INDEX

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Sunday, February 22, 2015

The Challenge of Heidegger's Terms


Alice C. Linsley

Heidegger
In our study of ontology, we have investigated Martin Heidegger's early thought and attempted to understand his contribution to the philosophical project. As with all contributions to the philosophical project, he builds on the work of others, especially Aristotle and Husserl, and he reacts against the work other philosophers, namely Descartes. Heidegger's replacement for terms such as subject, object, consciousness, and world is "Being-in-the-world", a term he created to avoid the subject-object (mind-body; extended-not extended) discourse that had dominated Western philosophy. He also exposed the weaknesses in Husserl's approach to consciousness.

Heidegger's Being and Time (Sein und zeit) is one of the most important philosophical works of the twentieth century. It is both a systematization of the existential insights of Kierkegaard and Nietzsche and a radicalization of Husserl's phenomenological account of intentionality. It is an original interpretation of the human condition expressed through Heidegger's unique use of terms. Because of the challenging vocabulary, Being and Time is one of the most difficult books to read. The fact that we are reading an English translation of a work written originally in German adds to the challenge.

Being and Time represents Heidegger's attempt at Destruktion of the Cartesian tradition that he believed was "ossified" - a rigid fossil. Or perhaps the Cartesian tradition is a stagnant pond covered with a film of algae so that everything important is hidden. That is how I would express Heidegger's concern, but by using this analogy, I run the risk of reimposing the very subject-object discourse that Heidegger sought to get beyond. I (subject) observe the pond scum (object). We can move away from this a few steps by speaking instead of Dasein's consciousness of water concealed by something. My awareness of the water is not based on my observation of the water, but on my prior experience that a pond holds water and algae grows on the surface of the water. There is something prior, as Heidegger notes in his understanding of being-in-the world. He has oriented ontology to Dasein rather than to objects. However, one must wonder how far we can move from the subject-object/mind-body discourse. (We do keep coming back to this binary feature, to merisms. In telling the story of ontology, we cannot escape it. Think Mobius strip: two edges, a single, indivisible unit.)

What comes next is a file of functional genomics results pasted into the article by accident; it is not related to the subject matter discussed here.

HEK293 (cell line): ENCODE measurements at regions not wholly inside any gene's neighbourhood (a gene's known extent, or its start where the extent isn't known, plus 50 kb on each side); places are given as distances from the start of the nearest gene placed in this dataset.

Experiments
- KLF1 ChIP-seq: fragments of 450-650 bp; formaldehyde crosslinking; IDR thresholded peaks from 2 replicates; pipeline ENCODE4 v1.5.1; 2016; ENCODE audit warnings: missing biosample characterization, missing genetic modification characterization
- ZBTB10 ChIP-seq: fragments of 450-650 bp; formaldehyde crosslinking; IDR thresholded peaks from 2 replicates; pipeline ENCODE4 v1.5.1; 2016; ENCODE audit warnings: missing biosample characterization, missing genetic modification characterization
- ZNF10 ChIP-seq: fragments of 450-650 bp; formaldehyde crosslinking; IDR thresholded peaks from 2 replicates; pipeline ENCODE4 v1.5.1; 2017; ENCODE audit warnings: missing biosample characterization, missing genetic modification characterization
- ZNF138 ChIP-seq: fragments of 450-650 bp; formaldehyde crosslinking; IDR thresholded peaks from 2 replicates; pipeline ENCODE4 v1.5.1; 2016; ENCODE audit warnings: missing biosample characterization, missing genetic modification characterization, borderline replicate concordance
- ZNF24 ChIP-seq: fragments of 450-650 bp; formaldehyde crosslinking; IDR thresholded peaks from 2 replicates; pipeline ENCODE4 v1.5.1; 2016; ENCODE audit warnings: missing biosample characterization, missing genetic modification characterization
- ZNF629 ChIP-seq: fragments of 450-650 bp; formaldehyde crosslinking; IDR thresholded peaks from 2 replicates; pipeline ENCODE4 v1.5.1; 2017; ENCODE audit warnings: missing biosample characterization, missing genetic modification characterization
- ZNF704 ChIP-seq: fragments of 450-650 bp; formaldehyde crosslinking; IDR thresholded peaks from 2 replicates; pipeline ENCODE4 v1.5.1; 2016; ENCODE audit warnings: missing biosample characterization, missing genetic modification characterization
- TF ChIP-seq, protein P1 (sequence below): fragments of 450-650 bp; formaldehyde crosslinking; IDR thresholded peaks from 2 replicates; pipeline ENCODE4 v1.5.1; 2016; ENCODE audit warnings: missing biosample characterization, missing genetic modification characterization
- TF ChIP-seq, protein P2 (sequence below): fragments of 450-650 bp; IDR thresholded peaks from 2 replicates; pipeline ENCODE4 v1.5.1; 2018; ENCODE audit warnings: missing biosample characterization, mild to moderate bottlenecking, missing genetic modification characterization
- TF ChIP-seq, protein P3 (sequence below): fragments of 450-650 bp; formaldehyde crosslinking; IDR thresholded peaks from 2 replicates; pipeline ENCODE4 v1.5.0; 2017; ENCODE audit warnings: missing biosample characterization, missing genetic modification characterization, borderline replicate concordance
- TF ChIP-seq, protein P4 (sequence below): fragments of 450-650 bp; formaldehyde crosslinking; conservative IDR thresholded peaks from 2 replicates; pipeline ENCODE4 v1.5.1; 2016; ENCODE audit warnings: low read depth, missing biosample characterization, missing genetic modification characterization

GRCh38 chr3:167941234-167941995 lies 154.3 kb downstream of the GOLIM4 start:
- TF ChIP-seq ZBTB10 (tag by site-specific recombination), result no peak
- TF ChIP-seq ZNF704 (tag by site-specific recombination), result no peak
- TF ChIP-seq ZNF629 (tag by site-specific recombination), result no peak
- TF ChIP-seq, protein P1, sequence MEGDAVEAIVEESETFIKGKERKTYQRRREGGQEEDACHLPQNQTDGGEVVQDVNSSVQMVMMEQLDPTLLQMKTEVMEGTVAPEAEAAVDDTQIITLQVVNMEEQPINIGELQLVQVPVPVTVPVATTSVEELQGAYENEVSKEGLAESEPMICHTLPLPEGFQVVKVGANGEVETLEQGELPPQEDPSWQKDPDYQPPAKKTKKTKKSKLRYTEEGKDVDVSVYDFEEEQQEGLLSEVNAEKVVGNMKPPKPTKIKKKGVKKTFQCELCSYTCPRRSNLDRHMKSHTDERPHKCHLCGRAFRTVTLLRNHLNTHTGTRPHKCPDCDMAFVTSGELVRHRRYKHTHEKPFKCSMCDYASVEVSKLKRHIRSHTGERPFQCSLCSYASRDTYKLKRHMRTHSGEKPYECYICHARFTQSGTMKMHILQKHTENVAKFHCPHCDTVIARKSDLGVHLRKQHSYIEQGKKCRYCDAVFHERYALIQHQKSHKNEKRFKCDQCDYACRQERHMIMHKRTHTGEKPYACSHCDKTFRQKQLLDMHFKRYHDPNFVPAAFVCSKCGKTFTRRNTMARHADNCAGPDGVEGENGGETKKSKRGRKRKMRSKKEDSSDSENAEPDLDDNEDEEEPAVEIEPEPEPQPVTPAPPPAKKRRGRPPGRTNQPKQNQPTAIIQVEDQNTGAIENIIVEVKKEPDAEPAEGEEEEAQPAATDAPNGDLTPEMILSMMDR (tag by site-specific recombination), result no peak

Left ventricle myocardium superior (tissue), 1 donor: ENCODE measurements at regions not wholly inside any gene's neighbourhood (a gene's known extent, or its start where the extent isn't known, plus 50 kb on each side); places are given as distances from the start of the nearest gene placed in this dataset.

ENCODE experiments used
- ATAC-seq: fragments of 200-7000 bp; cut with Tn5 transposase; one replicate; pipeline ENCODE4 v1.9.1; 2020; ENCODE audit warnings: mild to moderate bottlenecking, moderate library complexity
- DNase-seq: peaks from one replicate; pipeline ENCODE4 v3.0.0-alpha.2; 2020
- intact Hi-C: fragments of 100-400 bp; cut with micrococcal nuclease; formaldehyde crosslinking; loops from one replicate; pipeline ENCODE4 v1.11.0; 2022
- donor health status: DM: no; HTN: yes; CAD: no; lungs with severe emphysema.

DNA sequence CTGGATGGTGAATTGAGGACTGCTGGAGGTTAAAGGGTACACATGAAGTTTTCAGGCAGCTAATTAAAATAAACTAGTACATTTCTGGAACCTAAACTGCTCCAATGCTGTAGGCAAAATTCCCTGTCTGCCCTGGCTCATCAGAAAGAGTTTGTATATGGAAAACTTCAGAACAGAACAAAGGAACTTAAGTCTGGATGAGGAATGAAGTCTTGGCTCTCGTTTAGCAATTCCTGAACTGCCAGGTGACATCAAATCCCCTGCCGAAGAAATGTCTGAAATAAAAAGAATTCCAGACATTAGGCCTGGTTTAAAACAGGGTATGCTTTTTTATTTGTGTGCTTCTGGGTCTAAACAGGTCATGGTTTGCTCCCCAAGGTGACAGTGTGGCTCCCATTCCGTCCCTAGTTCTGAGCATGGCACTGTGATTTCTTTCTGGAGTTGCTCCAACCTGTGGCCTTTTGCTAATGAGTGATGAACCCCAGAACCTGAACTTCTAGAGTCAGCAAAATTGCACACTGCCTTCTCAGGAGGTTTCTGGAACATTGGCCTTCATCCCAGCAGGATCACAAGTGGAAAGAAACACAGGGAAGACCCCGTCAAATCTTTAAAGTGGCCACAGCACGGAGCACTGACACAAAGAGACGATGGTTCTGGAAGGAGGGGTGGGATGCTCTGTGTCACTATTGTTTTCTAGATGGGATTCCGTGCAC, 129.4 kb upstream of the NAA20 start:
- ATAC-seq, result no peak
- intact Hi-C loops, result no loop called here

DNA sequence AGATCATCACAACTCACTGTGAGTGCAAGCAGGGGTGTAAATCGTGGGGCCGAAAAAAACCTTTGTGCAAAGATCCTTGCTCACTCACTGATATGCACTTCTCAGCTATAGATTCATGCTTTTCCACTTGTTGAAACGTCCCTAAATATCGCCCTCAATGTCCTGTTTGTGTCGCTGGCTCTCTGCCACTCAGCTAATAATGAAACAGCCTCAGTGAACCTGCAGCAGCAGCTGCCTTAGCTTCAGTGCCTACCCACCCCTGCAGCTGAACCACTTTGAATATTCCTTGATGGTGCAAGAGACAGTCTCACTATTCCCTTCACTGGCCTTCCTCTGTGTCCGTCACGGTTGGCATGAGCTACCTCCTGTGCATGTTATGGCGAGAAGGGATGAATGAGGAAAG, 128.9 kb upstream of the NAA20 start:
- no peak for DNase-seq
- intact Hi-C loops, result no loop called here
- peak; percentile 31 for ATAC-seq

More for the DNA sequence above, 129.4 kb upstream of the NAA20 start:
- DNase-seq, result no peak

As we wrap up our study of Heidegger, it is helpful to review some of the neologisms that appear in Being and Time to see how Heidegger employs them.

Aletheia: Heidegger's German word for aletheia (truth) is Unverborgenheit, meaning unconcealment.

Attunement: Mood, neither knowledge nor contemplation. It is like background music that compels us to act according to the beat. Mood is the background of discourse in which we are already engaged and are expressing in our situation. Attunement arises from being-in-the-world. A mood manifests how one is and how one is faring; having a mood signals attachment (concern/care) to Dasein. Mood is why "being there" matters.